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(BusinessWeek)   The secret to being a successful tech company CEO is throwing tantrums at underlings who don't meet your high standards. For Jeff Bezos, it starts with an emailed "?" and escalates fast   (businessweek.com) divider line 72
    More: Obvious, Jeff Bezos, CEO, Amazon, Zappos, Bharara, Larry Ellison, professional network, Bentonville  
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6626 clicks; posted to Business » on 10 Oct 2013 at 7:31 PM (48 weeks ago)   |  Favorite    |   share:  Share on Twitter share via Email Share on Facebook   more»



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2013-10-10 07:19:45 PM
Nice that a CEO cares about what is missing off customers an holds people responsible.
 
2013-10-10 07:21:03 PM

SirVagTheTighty: Nice that a CEO cares about what is missing off customers an holds people responsible.


?
 
2013-10-10 07:30:17 PM
Not writing shiatty code and not having slow servers comes to mind.
You reading this, my CEO?
 
2013-10-10 07:32:59 PM

SirVagTheTighty: Nice that a CEO cares about what is missing Pissing off customers and holds people responsible.


Damn auto correct.

//sent from a kindle HD
 
2013-10-10 07:43:39 PM

SirVagTheTighty: Nice that a CEO cares about what is missing off customers an holds people responsible.


I just figured out what you did there.... ;)
 
2013-10-10 08:01:53 PM
That actually sounds like a miserable place to work.
 
2013-10-10 08:26:59 PM

MrHappyRotter: That actually sounds like a miserable place to work.


Yeah, why try to help customers out? That's all hard and stuff. Just send out random crap to everyone and put your feet up on the desk the rest of the day; that's the mark of true business success!
 
2013-10-10 08:34:49 PM

Oakenhelm: MrHappyRotter: That actually sounds like a miserable place to work.

Yeah, why try to help customers out? That's all hard and stuff. Just send out random crap to everyone and put your feet up on the desk the rest of the day; that's the mark of true business success!


I don't think you read far enough into the article.
 
2013-10-10 08:46:59 PM

MrHappyRotter: That actually sounds like a miserable place to work.


I think it is.  That talks about the top but at the bottom they have gotten tons of shiat for how they treat their warehouse guys.  There is a lot of stuff about warehouses being 120 degrees and them being stingy with breaks etc.  They have one by us, from what I've heard they are notorious for that 'we will schedule you in 4 hour windows, which we can cancel with no notice, you are required to stay up to 12 hours' bs.  So basically your shift starts at say 9pm.  You can show up and they say 'sorry, we don't need you', or you can work until 1 and be sent home or have to stay, repeat again 5.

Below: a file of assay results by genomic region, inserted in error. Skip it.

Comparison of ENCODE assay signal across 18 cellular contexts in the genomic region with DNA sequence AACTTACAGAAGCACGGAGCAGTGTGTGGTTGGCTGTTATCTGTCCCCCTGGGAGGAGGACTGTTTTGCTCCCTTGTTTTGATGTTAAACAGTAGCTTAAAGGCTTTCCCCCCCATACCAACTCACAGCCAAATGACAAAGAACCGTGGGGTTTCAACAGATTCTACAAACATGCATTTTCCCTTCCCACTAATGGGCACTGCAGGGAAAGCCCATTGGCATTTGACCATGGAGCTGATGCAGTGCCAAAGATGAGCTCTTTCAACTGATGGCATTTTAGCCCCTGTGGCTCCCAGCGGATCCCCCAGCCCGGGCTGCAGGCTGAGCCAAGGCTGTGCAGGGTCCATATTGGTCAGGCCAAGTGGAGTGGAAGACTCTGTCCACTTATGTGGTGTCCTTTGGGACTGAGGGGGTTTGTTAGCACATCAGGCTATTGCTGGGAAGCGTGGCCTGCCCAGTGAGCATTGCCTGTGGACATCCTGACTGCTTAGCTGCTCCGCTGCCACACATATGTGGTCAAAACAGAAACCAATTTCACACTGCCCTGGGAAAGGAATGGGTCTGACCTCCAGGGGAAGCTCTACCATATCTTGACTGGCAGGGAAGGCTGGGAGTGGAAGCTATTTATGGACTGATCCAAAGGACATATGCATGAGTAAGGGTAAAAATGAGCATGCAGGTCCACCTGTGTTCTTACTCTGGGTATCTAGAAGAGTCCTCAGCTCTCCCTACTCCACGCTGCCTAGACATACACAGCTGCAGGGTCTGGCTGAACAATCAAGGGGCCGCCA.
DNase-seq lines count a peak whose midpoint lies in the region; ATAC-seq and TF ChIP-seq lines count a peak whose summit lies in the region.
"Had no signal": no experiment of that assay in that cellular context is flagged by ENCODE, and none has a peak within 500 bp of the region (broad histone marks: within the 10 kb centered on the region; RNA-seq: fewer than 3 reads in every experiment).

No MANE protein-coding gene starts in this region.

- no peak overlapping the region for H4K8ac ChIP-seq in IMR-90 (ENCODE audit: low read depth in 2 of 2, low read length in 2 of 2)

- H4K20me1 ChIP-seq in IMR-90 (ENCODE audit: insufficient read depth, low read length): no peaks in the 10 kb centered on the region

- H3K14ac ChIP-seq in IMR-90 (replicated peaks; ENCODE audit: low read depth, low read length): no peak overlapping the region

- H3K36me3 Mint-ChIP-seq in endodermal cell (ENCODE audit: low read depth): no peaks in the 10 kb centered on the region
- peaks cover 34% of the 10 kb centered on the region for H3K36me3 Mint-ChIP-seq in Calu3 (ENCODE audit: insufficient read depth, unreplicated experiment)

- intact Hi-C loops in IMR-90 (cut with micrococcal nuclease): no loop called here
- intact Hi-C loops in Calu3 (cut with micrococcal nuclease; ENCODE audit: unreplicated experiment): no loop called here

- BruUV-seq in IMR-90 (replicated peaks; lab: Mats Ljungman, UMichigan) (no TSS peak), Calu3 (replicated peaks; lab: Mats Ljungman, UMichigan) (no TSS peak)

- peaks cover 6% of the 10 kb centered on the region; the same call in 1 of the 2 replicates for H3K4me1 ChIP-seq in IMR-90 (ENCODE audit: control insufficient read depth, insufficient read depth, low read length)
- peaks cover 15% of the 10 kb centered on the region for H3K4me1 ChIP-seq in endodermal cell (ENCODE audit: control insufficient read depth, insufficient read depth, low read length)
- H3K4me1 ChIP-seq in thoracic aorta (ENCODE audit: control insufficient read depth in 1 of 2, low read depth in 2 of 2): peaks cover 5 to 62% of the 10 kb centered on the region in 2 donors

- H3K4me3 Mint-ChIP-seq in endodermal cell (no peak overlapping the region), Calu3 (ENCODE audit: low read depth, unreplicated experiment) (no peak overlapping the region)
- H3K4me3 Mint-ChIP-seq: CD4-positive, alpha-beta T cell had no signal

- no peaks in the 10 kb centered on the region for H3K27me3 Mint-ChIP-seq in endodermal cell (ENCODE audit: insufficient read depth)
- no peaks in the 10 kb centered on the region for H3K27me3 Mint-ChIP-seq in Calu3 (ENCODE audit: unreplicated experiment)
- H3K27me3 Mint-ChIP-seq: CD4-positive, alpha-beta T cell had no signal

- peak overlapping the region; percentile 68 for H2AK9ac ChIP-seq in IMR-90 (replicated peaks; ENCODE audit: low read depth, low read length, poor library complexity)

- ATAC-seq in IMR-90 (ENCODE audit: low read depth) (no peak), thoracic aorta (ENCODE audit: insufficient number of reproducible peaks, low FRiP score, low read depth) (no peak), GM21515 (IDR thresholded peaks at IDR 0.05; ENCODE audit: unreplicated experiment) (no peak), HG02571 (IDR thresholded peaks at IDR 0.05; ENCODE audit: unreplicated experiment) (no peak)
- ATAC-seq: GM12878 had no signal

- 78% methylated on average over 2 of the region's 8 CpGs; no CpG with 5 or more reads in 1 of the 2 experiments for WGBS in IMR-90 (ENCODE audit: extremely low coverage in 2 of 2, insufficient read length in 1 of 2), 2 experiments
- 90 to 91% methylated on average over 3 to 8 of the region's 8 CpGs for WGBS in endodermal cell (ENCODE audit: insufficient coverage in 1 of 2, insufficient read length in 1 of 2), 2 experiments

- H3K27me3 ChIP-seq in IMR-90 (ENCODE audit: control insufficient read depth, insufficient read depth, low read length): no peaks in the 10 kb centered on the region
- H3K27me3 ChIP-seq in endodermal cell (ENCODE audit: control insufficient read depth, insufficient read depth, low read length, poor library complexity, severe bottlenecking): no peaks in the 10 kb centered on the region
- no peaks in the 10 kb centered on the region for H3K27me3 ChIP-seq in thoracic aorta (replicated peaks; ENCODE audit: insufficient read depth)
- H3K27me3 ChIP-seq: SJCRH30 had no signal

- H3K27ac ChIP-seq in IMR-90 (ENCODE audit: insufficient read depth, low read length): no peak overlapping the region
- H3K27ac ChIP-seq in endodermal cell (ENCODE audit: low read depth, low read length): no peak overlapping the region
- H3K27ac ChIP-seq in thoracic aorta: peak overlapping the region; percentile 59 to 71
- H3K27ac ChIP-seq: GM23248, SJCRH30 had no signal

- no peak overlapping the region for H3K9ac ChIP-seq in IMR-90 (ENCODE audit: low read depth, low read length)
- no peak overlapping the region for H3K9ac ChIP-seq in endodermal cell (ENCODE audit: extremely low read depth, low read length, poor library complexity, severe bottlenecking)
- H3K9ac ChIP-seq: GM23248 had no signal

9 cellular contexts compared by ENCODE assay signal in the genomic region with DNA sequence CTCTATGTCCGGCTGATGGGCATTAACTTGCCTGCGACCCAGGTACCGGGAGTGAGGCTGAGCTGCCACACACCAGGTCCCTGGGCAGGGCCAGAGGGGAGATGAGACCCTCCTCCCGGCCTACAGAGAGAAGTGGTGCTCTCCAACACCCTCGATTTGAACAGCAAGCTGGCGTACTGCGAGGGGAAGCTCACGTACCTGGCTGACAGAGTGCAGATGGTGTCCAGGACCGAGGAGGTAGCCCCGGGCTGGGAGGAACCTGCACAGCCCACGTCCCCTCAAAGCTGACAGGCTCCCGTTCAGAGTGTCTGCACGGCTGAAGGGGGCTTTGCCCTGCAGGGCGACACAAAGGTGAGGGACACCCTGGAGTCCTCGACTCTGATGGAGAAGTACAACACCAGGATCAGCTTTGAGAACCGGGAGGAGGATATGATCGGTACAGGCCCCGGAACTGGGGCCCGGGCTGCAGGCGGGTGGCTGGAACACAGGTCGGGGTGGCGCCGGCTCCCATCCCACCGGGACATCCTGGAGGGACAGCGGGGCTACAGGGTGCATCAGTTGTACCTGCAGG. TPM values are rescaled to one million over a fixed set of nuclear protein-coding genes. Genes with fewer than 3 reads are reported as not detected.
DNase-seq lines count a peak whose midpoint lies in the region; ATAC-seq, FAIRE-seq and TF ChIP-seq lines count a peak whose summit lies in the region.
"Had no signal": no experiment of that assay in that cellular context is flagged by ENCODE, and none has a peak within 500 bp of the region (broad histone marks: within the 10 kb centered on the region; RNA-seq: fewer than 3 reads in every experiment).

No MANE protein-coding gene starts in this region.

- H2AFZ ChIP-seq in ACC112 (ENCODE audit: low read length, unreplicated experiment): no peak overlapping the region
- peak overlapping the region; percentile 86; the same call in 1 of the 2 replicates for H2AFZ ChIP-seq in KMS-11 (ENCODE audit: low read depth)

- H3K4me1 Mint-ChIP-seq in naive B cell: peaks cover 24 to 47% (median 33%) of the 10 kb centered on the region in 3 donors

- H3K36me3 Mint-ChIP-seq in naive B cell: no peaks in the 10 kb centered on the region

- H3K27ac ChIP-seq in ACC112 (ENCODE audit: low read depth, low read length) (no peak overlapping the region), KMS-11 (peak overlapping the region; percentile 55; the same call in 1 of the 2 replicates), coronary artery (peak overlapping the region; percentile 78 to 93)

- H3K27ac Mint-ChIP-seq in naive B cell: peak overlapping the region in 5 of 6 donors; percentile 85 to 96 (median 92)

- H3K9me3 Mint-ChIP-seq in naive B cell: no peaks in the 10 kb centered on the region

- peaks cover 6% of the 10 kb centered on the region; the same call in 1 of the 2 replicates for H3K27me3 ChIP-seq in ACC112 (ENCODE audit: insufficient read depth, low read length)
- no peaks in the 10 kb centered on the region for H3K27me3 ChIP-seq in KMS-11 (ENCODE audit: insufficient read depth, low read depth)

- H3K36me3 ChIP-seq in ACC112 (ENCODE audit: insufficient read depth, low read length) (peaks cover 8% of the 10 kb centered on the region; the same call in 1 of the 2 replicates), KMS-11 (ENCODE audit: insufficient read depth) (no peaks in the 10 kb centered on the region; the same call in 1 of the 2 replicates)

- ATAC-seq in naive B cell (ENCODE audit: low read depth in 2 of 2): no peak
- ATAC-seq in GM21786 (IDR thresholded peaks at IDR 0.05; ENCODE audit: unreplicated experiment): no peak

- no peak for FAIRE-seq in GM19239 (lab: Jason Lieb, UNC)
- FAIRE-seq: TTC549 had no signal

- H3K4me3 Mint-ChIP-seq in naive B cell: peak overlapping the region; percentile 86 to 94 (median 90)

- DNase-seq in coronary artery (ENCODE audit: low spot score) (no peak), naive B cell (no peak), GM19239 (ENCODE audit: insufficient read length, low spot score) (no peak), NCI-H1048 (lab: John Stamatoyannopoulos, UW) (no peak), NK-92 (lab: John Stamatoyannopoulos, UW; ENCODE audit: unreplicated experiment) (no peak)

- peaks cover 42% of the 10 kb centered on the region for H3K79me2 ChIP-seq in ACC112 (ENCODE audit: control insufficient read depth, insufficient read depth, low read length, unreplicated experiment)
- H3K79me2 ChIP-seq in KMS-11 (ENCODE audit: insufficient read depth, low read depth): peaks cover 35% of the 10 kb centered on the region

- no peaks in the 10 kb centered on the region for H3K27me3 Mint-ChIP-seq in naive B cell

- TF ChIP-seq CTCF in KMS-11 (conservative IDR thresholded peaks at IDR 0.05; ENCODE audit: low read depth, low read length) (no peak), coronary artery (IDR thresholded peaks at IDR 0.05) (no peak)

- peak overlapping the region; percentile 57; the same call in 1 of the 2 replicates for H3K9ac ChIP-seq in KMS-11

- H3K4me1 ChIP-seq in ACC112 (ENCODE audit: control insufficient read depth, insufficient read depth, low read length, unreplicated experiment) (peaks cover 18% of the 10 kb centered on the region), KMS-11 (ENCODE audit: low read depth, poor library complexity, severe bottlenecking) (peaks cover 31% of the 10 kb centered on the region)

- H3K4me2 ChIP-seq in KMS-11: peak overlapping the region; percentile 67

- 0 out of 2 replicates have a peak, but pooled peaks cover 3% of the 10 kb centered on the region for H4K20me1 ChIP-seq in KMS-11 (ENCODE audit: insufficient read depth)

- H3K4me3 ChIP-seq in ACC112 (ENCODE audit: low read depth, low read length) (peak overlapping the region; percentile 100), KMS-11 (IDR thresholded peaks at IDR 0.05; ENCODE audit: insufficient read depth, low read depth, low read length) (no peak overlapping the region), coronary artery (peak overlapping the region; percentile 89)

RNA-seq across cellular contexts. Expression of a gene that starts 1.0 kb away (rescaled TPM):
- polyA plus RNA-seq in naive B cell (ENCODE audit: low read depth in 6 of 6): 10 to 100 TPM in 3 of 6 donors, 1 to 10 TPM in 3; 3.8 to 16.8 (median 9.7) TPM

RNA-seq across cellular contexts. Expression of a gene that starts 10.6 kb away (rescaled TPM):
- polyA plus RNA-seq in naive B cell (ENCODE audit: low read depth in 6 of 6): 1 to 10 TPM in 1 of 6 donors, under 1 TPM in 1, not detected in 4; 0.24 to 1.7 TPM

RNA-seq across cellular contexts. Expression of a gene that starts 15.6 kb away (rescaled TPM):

I feel bad supporting them sometimes due to the worker treatment, but god damn if their customer service isn't awesome.  Frankly I don't know anyone they compete with (even b&m) that treats employees well so I figure I'd much rather give money to someone that is focusing on customer service than just fark everyone!
 
2013-10-10 08:57:13 PM
From everything I've ever heard from current and former Amazon employees, it's a terrible place to work.

One common theme is that management is actively out to sabotage employee performance. They'll work you to the bone, then find some minor quibble to bring up at review time to refuse to increase salary. Another common occurrence is to suddenly find one's self in a constant state of probation for false reports of underperformance. The managers then use this probation tool to keep entire teams in fear of losing their jobs and to keep them working long hours as a result.

I wouldn't wish it on anyone. But damned if I don't love their service.
 
2013-10-10 08:57:32 PM

meadowbrook: Oakenhelm: MrHappyRotter: That actually sounds like a miserable place to work.

Yeah, why try to help customers out? That's all hard and stuff. Just send out random crap to everyone and put your feet up on the desk the rest of the day; that's the mark of true business success!

I don't think you read far enough into the article.